LA Kings, Little Women: LA Star Terra Jole, and other Celebrities Unite for 5K WALK/Run to Find a Cure for Hydrocephalus

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 Los Angeles WALK to End Hydrocephalus will take place Sept. 8 at Redondo Beach

LOS ANGELES, CA, Sept. 5, 2018: Terra Jole, star of the hit Lifetime show, Little Women: LA and Terra’s Little Family; has one big thing in common with the LA Kings – they want to find a cure for hydrocephalus, a chronic neurological condition that has no cure and can only be treated with brain surgery. That’s why they’ll join thousands of local families at the Hydrocephalus Association Los Angeles WALK to End Hydrocephalus on Saturday Sept. 8 at Redondo Beach, CA. The WALK to End Hydrocephalus is held concurrently with the LA Kings Beach Cities 5K/10K to kick off their 2018 season and to help support the work of the Hydrocephalus Association.

Now in its 5th year, the Los Angeles WALK to End Hydrocephalus brings families together from across Southern California. The event is one of 43 Hydrocephalus Association WALKS held across the country to raise critical funds for the Hydrocephalus Association’s research, education, and support efforts.

Terra Jole, whose daughter Penelope has hydrocephalus, will speak at the Los Angeles WALK and has formed a team, “Penny Power”, in honor of her daughter.

The Los Angeles WALK will feature appearances by LA Kings players, Ice Crew, and Bailey, the Kings’ mascot; as well as face painting, and more. Broadway star, Laura Bell Bundy will sing the national anthem.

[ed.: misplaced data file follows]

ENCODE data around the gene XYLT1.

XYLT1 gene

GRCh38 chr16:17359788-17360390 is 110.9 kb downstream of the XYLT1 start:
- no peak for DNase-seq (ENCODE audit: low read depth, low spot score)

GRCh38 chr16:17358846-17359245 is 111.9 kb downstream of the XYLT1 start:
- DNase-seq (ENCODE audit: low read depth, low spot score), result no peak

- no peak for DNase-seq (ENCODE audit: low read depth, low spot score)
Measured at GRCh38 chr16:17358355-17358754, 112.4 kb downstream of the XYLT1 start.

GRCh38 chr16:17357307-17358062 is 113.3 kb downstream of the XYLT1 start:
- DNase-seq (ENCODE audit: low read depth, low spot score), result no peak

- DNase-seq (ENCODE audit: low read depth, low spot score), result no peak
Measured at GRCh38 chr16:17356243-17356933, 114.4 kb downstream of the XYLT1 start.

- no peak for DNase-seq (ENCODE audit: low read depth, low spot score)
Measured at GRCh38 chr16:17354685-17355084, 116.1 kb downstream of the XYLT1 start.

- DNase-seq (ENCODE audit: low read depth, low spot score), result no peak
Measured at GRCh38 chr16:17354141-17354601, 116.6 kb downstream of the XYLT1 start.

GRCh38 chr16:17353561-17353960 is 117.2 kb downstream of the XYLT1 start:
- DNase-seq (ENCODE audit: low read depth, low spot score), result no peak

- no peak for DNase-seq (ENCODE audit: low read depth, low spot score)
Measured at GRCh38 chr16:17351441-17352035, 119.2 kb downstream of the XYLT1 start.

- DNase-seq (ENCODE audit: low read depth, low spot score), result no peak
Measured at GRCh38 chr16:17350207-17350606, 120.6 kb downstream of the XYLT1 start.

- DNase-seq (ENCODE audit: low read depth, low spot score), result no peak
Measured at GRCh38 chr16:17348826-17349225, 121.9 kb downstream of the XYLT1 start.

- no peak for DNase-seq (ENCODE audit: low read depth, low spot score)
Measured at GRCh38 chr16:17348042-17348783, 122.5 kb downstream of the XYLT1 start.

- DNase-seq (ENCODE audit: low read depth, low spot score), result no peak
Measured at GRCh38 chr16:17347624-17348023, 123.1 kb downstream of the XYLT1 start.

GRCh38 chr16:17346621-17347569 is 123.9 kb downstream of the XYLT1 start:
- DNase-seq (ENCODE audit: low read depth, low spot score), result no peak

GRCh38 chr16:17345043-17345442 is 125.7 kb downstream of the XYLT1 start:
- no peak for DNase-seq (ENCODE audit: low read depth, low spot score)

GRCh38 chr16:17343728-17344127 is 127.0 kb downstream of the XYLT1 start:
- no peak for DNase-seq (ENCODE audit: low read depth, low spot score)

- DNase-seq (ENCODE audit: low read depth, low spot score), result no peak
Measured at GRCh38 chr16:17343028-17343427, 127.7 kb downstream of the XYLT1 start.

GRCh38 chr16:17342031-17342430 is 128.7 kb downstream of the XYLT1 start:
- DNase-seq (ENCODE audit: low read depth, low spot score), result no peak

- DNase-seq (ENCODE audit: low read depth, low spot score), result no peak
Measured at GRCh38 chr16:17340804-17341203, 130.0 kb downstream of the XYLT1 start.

This is the LA Kings’ 5th time sponsoring the Los Angeles WALK to End Hydrocephalus. For the Kings, it’s a matter of supporting one of their own. Jennifer Pope, the LA Kings’ Vice President of Community Relations and Team Services, has a son who was diagnosed with hydrocephalus at six months of age. While he’s relatively fortunate to have only had three brain surgeries to manage his condition, Pope knows this could change at any moment.

“We’re lucky that Charlie is a vibrant, happy guy and is exceeding everyone’s expectations but I never know when he may need another brain surgery. For many people living with hydrocephalus, especially kids, it’s not uncommon to have more brain surgeries than birthdays. So, it means a lot to me that the Kings support the Hydrocephalus Association each year with the LA WALK. They’re like a family to me,” said Pope, who volunteers her time to help organize the Los Angeles WALK to End Hydrocephalus and serves on the Hydrocephalus Association Board of Directors.

Pope, her husband Matt, daughter Sadie and Charlie will walk representing Team Charlie.

One in every 770 babies develops hydrocephalus, a complex, life-threatening condition marked by excess accumulation of cerebrospinal fluid on the brain. However, anyone at any time can develop hydrocephalus from a brain injury, tumor, or infection, and some people over 60 develop Normal Pressure Hydrocephalus, which is often, misdiagnosed as Alzheimer’s, dementia or Parkinson’s. The primary treatment for hydrocephalus is the insertion of a device called a shunt –a small tube and a connected valve – into the brain to drain the excess cerebrospinal fluid to another part of the body. Shunts save lives, but frequently malfunction, become infected, or blocked. It is not uncommon for a person with hydrocephalus to have ten or more shunt-related brain surgeries throughout their lifetime, and some individuals will undergo more than 100 surgical procedures. Each surgery brings with it the risk of unknown long-term cognitive and health effects, and hydrocephalus can be fatal.

National sponsors for the Hydrocephalus Association WALK program are Medtronic; Aesculap; Codman, an Integra Lifesciences Company; and Mid-Atlantic Permanente Medical Group.

Participants of the Los Angeles WALK to End Hydrocephalus can choose to walk or run along the Redondo Beach coastline. On-site registration and check-in begins at 6:30 a.m. on Sept. 8 and the walk/run begins at 8:15 am. To register online, visit: http://support.hydroassoc.org/2018Losangeleswalk.

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